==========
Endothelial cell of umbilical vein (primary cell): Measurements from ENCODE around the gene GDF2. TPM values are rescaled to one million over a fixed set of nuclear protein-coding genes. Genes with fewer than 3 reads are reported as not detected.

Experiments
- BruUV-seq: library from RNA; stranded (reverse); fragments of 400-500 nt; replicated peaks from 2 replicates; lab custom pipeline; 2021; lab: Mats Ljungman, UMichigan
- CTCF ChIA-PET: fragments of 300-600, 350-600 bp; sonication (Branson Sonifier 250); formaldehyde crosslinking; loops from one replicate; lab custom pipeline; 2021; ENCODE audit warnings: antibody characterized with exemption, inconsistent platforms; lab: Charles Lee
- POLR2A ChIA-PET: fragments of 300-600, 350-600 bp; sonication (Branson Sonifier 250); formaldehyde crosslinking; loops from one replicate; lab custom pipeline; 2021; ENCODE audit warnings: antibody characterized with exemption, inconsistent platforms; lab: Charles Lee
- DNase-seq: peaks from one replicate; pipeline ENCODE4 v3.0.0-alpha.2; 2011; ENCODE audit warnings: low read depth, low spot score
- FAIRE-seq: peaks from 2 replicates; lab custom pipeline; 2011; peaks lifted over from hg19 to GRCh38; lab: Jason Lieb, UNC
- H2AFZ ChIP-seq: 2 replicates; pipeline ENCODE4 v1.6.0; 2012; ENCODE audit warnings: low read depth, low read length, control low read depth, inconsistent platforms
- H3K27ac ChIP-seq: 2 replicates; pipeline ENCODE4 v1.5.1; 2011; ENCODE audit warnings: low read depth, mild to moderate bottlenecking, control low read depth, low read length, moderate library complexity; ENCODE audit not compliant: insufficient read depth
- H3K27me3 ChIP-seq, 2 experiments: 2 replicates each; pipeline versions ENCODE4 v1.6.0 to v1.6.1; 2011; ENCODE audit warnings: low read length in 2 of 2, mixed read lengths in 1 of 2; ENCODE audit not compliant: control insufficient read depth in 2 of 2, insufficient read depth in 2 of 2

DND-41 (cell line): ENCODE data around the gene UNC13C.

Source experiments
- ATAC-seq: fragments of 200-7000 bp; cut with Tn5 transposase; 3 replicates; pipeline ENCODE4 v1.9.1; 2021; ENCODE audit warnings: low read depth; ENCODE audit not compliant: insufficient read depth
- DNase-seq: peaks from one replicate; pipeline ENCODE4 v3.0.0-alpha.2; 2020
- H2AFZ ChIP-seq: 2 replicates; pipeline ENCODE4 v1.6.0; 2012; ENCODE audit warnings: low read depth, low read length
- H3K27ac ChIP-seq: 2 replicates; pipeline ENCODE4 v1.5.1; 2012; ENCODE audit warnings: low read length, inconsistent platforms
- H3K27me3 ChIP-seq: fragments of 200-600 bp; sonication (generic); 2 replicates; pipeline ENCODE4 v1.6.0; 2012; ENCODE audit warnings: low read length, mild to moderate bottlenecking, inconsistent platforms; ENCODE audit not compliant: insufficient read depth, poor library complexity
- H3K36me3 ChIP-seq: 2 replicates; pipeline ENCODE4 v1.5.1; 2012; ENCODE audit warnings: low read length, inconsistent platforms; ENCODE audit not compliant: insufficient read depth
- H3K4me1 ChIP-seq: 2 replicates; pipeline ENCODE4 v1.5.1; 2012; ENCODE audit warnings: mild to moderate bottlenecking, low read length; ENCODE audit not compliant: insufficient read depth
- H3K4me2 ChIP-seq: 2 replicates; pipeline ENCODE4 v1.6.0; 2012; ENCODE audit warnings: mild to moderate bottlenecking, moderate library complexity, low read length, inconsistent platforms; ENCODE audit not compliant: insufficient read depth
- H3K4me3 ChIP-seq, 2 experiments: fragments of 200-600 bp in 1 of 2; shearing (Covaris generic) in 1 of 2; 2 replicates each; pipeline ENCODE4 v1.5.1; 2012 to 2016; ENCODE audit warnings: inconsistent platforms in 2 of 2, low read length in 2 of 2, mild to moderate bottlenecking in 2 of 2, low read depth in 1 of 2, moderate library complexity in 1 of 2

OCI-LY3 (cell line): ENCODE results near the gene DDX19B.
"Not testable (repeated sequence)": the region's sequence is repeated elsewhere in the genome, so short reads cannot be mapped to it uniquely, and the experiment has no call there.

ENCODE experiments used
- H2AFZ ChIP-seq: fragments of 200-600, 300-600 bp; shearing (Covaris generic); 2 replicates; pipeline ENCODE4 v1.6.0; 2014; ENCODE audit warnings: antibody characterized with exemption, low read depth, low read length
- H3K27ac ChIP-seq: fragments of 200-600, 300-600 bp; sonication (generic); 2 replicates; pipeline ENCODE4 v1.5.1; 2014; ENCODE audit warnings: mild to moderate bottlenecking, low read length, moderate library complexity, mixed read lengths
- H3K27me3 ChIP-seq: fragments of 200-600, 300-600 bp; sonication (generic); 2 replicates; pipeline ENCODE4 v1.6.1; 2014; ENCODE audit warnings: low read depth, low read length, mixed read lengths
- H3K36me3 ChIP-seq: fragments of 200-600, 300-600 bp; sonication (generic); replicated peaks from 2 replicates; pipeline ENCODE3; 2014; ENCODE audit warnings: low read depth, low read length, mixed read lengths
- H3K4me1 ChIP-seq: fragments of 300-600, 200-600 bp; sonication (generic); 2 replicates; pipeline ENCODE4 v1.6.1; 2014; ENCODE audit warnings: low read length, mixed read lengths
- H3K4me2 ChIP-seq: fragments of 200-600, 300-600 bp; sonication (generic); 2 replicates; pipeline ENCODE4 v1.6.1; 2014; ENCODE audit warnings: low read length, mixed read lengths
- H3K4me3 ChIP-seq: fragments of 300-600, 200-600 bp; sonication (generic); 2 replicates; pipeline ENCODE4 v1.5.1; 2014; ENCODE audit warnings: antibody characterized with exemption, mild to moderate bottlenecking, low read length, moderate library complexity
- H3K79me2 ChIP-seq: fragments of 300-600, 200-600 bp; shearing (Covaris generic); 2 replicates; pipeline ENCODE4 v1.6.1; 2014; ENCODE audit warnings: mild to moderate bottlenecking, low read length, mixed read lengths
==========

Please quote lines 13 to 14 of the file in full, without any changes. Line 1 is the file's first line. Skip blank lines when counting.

- ATAC-seq: fragments of 200-7000 bp; cut with Tn5 transposase; 3 replicates; pipeline ENCODE4 v1.9.1; 2021; ENCODE audit warnings: low read depth; ENCODE audit not compliant: insufficient read depth
- DNase-seq: peaks from one replicate; pipeline ENCODE4 v3.0.0-alpha.2; 2020